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ERIN BURNETT OUTFRONT
Three Officers Killed, Three Wounded in Baton Rouge. Aired 7-8p ET
Aired July 17, 2016 - 19:00 ET
THIS IS A RUSH TRANSCRIPT. THIS COPY MAY NOT BE IN ITS FINAL FORM AND MAY BE UPDATED.
ERIN BURNETT, CNN HOST: Good evening. I'm Erin Burnett and welcome to a special edition of "OUTFRONT." The breaking news, a heinous attack on police in Baton Rouge. A lone gunman opening fire on police. Police responding to a report of a man on the street with an assault rifle. When they arrived, he opened fire.
Three police officers killed, three more wounded. One in critical condition right now fighting for his life. And we do know the identity of one of the slain officers at this hour. He is 32-year-old Montrel Jackson. You see him there.
The suspect was a masked man dressed in black shot and killed by police at the end of this. Police are identifying him late today as Gavin Long, a 29-year-old black man from Kansas City, Missouri.
The attack coming just days after five police officers were ambushed and killed by a sniper in Dallas 12 days after cell phone video captured a black man shot and killed by police in Baton Rouge.
A short time ago, President Obama condemned today's killing speaking to the nation as an attack on all Americans.
(BEGIN VIDEO CLIP)
BARACK OBAMA, PRESIDENT OF THE UNITED STATES OF AMERICA: Regardless of motive, the death of these three brave officers underscores the danger that police across the country confront every single day, and we as a nation have to be loud and clear that nothing justifies violence against law enforcement. Attacks on police are an attack on all of us.
(END VIDEO CLIP)
BURNETT: And tonight coverage of this breaking story, plus the Republican National Convention, which is kicking off right here in Cleveland, Ohio.
Nick Valencia is OUTFRONT tonight in Baton Rouge. An Nick, what is the latest that you're hearing?
NICK VALENCIA, CNN CORRESPONDENT: Well, over the course of the last two weeks, Erin, Baton Rouge is a community that's been strangled from within by violence. It has been nearly two weeks since the shooting death of 37-year-old Alton Sterling, that black man who was shot and killed at the hands of a white police officer.
In the days that followed we saw high anxiety, tensions rose very quickly as we saw demonstrations near riots over the course of the past week and those tensions seem to have cooled and the grieving period took place as Alton Sterling was laid to rest on Friday.
The whole time, though, police in this community remained on high alert because the concern the whole time has been that something like Dallas could happen here. And on Sunday morning, it did.
VALENCIA (voice-over): At 8:40 a.m., a quiet Sunday morning in Baton Rouge when officers spot a man dressed in black holding a rifle near a convenience store. At 8:42, reports received is of shots fired.
UNIDENTIFIED OFFICER: We have an officer down. We need the Bearcat now for an evac.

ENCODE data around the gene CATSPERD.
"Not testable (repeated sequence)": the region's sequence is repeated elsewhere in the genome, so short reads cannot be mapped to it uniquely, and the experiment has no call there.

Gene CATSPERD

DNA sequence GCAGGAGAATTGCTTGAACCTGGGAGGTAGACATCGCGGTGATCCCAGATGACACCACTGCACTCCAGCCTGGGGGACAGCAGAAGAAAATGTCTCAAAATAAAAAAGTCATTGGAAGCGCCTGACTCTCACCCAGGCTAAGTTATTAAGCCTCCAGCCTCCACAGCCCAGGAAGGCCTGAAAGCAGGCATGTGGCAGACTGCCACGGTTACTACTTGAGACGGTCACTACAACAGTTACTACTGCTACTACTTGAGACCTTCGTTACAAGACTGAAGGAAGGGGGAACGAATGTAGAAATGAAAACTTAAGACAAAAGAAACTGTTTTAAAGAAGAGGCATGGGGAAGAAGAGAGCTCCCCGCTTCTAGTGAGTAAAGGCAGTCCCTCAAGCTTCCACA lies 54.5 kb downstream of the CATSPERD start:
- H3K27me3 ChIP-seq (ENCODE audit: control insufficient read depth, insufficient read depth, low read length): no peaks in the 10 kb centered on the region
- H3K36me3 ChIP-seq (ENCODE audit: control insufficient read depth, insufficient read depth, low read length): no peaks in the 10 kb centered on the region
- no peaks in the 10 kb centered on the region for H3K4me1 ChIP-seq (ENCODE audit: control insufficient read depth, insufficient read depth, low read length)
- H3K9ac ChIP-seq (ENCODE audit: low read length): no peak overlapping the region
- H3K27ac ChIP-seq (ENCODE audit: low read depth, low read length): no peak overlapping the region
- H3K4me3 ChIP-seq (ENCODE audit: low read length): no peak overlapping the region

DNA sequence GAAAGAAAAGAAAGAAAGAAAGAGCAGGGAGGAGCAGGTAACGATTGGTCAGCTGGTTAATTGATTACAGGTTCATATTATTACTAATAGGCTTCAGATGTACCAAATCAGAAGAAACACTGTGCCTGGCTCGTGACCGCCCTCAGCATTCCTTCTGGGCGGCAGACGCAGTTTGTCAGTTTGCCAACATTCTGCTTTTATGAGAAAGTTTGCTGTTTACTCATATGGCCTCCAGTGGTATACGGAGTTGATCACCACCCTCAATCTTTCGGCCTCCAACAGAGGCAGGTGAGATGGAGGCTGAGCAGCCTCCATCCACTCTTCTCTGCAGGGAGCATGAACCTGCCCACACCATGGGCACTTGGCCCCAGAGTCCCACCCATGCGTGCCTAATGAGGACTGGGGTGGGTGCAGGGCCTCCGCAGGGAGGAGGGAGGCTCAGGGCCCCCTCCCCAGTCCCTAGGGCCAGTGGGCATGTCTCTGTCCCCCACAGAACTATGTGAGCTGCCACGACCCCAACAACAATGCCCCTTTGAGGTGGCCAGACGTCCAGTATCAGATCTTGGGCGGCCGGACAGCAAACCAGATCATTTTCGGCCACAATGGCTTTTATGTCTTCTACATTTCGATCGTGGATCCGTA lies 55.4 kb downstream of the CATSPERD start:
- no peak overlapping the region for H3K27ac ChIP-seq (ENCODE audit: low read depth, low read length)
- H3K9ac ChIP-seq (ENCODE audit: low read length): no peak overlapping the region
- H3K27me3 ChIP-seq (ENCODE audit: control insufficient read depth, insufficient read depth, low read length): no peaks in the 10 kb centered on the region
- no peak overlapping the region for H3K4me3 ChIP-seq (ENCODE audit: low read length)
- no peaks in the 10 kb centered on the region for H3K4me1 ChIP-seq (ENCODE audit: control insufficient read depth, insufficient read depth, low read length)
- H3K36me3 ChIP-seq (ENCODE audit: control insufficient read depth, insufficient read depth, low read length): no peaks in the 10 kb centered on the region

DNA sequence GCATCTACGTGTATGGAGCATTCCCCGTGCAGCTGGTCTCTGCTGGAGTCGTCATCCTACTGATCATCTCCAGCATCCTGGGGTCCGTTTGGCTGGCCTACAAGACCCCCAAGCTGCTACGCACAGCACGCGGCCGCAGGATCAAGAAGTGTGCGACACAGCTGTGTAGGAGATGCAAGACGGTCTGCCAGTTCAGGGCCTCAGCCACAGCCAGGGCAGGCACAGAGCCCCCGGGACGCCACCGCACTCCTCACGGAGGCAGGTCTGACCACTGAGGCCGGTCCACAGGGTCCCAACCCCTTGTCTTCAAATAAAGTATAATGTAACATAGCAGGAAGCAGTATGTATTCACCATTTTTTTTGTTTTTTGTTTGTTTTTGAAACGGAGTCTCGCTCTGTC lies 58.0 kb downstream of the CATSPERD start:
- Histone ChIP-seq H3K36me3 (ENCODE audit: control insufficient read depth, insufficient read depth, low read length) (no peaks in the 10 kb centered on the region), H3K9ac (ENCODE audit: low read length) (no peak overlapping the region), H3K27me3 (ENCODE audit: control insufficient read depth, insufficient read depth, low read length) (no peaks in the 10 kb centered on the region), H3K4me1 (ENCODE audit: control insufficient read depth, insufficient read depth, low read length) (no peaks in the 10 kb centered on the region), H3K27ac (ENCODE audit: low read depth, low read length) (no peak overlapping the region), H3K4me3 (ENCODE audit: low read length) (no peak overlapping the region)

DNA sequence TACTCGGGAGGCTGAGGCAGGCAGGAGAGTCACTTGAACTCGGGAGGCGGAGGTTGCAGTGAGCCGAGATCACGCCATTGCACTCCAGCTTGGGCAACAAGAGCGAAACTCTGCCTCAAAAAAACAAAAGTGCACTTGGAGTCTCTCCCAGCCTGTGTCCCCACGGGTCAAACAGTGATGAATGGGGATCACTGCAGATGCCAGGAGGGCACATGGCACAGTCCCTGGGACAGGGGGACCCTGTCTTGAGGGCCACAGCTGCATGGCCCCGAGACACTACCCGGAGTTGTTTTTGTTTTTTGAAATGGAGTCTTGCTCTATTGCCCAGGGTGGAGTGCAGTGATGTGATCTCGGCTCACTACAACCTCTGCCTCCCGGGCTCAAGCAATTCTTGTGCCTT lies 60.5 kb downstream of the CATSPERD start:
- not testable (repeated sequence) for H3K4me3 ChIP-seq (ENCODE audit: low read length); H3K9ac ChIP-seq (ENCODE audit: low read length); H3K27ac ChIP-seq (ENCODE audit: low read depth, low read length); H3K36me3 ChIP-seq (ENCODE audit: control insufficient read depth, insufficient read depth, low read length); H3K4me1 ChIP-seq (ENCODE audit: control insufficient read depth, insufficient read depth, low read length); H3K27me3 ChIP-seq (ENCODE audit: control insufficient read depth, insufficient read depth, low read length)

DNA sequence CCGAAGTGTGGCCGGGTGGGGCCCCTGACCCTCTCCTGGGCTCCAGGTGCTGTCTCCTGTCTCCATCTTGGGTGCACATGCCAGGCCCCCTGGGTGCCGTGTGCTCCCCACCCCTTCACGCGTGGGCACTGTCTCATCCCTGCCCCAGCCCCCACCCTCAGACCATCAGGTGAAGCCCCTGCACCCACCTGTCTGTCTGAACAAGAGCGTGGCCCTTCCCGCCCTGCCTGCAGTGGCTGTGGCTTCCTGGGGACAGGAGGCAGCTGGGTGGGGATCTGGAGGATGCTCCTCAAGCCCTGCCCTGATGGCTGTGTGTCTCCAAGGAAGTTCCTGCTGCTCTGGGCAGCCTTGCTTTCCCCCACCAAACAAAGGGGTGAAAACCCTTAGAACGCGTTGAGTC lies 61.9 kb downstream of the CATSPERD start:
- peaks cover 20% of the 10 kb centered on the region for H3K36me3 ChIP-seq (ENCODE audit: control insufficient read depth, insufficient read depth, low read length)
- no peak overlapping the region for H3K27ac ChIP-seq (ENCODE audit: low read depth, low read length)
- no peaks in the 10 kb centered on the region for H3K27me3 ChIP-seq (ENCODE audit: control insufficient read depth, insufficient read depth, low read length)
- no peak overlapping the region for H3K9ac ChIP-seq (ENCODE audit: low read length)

VALENCIA: Responding officers locked in a gun battle.
UNIDENTIFIED OFFICER: We took a round through the windshield. He had a mask on.
VALENCIA: At 8:48 with medics on the scene trying to get to the fallen officers.
UNIDENTIFIED MALE: Officers engaged the subject at this particular time, and he ultimately died at the scene.
VALENCIA: The ambush-style attack leaves three officers dead, three others wounded. The shooter, later identified at 29-year-old Gavin Long. The crime scene remained active for several hours after the shooting. Police uncertain whether more shooters might be on the run. Many in the immediate area sheltering behind closed doors.
UNIDENTIFIED CALLER: We're on lockdown at the moment. Everybody is in the back. We cannot leave. Even if we could leave, the police are blocking down the street. So everyone has to stay where we are.
VALENCIA: Baton Rouge is already a city on edge. The shooting comes less than two weeks after a black man was shot dead by a white police officer. After consoling the families of the victims, Louisiana Governor John Bel Edwards addresses what he called the unspeakable tragedy.
GOVERNOR JOHN BEL EDWARDS (D), LOUISIANA: It's unjustified, it's unjustifiable. The violence, the hatred just has to stop.
VALENCIA: Back here in Baton Rouge, we're outside the very hospital where one of those officers is still clinging to life. He's listed in critical condition. Those officers who were shot range from 32 years old to 51 years old. Their years of service range very widely from one year of service to over ten years of service. This is a police department both at the local level and the state level that is hurting very deeply by what has happened here over the course of the last two weeks.
It's something that we've seen residents begin to understand as they're showing their support towards the police officers.
[19:05:05]About 10 minutes ago, we saw a 2-year-old little girl come here outside the hospital to give a bouquet of flowers to these officers who are still on heightened alert standing guard as one of their fellow men inside clings to life -- Erin.
BURNETT: Nick, thank you very much. OUTFRONT now, our justice correspondent, Evan Perez. Evan, it's a shocking story here I think that is horrifying the nation. What are you hearing about what the motive might be? Obviously, one of the stories that we're hearing is possibly that this shooter could have lured police in making a fake 911 call. What more do you know?